Posted by: bahareiran | November 7, 2010

Iran, Saudi Arabia no champions of women

The Chronicle Herald.ca,  Nov 7 – ONCE again, much-publicized efforts to reform the UN appear nothing more than rhetoric.

In this case, a newly created United Nations agency that supposedly will be devoted to championing women’s rights worldwide seems almost certain to have two of the world’s most regressive regimes — in terms of how they treat women — named to that body’s executive council.

UN Women, the entity for gender equality and the empowerment of women, was created in July to replace four other UN organizations now dealing with ending discrimination against women globally. The new agency will become operational in January.

Unfortunately, however, it appears that Iran and Saudi Arabia will both be named to UN Women’s executive board. Both nations have been nominated, thus far uncontested, to serve three-year terms.

Iran’s constitution defines a woman’s worth as half that of a man. Women’s legal rights are much less than those of men, and by law they are banned from many leadership positions, such as judgeships.

Iran also now faces worldwide revulsion and protests for its barbaric sentencing of 43-year-old Sakineh Mohammadi Ashtiani to death for adultery. Ashtiani, whose case is under review, was originally to be stoned, though reportedly the regime now plans to hang the woman.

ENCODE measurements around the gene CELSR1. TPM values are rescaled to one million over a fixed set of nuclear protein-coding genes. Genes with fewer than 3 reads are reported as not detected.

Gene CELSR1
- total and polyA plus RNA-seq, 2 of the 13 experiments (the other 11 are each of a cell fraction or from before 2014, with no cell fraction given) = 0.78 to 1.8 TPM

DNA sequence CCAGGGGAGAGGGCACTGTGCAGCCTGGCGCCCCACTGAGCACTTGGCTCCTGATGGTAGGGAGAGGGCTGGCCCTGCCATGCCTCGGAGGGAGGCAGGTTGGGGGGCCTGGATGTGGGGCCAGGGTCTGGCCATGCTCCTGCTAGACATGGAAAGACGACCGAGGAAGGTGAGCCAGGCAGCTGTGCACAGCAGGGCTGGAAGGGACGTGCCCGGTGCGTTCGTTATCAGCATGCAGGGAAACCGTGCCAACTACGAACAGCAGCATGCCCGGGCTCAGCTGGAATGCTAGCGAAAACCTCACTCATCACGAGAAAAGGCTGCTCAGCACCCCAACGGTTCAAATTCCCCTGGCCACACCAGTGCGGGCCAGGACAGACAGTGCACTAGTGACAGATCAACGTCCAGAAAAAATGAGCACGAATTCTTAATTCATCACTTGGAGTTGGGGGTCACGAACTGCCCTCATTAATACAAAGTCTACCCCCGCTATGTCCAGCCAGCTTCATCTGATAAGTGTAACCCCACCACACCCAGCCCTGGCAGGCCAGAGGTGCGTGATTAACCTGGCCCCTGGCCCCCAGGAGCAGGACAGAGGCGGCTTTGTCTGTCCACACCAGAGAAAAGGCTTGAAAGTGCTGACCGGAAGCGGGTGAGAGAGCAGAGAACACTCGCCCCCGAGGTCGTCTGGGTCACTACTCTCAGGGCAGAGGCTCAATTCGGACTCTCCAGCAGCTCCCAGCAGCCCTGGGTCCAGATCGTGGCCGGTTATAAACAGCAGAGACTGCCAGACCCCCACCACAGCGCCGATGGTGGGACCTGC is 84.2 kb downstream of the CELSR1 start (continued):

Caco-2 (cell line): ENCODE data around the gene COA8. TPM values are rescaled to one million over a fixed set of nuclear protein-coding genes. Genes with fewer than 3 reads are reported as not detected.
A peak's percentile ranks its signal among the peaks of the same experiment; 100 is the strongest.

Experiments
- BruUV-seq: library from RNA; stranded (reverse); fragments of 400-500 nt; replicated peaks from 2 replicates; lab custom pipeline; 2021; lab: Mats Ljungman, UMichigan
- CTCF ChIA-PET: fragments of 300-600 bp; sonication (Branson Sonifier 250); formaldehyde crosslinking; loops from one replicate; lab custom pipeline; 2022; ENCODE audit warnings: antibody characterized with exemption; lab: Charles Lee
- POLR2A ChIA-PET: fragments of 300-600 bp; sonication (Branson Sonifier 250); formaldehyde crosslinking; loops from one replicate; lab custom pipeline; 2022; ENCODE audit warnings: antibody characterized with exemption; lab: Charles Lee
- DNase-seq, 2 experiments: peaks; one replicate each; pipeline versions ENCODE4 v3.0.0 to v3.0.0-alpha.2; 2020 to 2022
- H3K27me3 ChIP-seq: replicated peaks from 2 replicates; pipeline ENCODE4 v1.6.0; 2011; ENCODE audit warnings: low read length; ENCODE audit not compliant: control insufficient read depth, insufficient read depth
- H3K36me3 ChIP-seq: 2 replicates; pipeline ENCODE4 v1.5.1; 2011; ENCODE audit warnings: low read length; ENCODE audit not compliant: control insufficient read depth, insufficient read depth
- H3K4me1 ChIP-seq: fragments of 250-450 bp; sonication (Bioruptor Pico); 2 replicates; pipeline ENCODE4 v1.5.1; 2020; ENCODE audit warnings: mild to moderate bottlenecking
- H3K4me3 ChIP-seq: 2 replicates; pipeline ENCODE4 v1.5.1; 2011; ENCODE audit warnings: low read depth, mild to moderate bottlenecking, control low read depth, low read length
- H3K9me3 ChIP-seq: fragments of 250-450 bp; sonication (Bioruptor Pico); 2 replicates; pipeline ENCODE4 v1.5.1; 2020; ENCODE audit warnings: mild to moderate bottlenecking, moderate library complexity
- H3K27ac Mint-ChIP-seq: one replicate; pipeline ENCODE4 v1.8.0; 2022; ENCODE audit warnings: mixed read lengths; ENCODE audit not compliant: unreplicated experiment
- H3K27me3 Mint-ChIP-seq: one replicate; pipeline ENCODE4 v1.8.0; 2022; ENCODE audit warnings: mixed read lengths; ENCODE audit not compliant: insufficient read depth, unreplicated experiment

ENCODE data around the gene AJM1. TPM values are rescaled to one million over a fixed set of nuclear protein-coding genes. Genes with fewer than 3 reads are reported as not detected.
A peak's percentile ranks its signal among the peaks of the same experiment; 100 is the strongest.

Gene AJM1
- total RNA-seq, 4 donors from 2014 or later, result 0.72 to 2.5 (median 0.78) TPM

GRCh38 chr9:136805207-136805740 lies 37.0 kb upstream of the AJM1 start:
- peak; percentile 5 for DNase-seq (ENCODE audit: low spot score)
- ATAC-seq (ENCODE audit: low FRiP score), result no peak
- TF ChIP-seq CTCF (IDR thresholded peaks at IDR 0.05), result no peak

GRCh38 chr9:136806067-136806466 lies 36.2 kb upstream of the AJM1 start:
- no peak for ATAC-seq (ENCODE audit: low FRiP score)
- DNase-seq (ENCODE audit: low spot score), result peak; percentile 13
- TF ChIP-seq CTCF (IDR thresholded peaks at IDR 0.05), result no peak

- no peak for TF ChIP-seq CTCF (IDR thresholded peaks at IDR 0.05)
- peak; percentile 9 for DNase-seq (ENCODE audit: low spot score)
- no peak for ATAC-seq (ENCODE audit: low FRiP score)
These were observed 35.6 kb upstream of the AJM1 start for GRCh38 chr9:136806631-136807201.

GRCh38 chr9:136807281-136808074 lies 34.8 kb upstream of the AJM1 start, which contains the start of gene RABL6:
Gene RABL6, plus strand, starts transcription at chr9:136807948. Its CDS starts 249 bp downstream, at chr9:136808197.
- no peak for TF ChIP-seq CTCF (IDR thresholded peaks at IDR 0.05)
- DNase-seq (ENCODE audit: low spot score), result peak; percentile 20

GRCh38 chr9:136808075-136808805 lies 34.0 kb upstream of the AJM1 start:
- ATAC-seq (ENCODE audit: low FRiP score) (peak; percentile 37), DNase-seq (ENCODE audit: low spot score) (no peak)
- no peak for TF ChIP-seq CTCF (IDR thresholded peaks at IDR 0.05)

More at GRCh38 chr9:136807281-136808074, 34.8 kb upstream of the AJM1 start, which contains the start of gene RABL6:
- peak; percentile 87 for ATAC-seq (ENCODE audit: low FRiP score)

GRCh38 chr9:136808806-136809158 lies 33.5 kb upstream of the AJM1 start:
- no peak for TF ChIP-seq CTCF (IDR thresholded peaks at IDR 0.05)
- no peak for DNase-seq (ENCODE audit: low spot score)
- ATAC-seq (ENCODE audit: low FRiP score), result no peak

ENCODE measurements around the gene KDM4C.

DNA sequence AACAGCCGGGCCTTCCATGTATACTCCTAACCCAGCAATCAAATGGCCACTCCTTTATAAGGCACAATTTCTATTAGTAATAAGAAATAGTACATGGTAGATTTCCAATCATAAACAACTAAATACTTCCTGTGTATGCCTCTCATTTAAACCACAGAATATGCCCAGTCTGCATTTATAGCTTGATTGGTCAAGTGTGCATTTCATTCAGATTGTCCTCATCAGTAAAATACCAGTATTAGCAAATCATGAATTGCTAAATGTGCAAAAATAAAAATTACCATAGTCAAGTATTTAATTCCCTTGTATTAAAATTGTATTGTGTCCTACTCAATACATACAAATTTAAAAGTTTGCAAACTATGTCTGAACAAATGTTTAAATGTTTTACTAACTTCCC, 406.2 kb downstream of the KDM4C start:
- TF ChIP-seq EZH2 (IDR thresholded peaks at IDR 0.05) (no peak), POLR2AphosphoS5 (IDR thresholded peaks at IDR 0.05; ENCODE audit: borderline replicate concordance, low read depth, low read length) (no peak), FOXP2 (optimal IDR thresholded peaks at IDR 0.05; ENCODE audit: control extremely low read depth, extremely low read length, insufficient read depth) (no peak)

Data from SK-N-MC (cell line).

In Saudi Arabia, women’s rights are even more oppressed. Women cannot vote or even drive. All must have a male guardian.

Earlier this fall, the World Economic Forum’s 2010 Global Gender Gap Report was released. Of the 134 countries surveyed, Iran placed 123rd and Saudi Arabia 129th. Each country’s ranking had fallen from where it stood in 2006.

On Nov. 10, the UN Economic and Social Council — of which Canada and the U.S. are among the 54 members — will formally elect the UN Women’s board.

Will either Canada or the U.S. protest Iran’s or Saudi Arabia’s inclusion as guiding forces on a body whose stated goals stand in opposition to their nations’ practices?

We would hope so. Sadly, however, neither opposed Iran’s election to the UN Commission on the Status of Women last spring.

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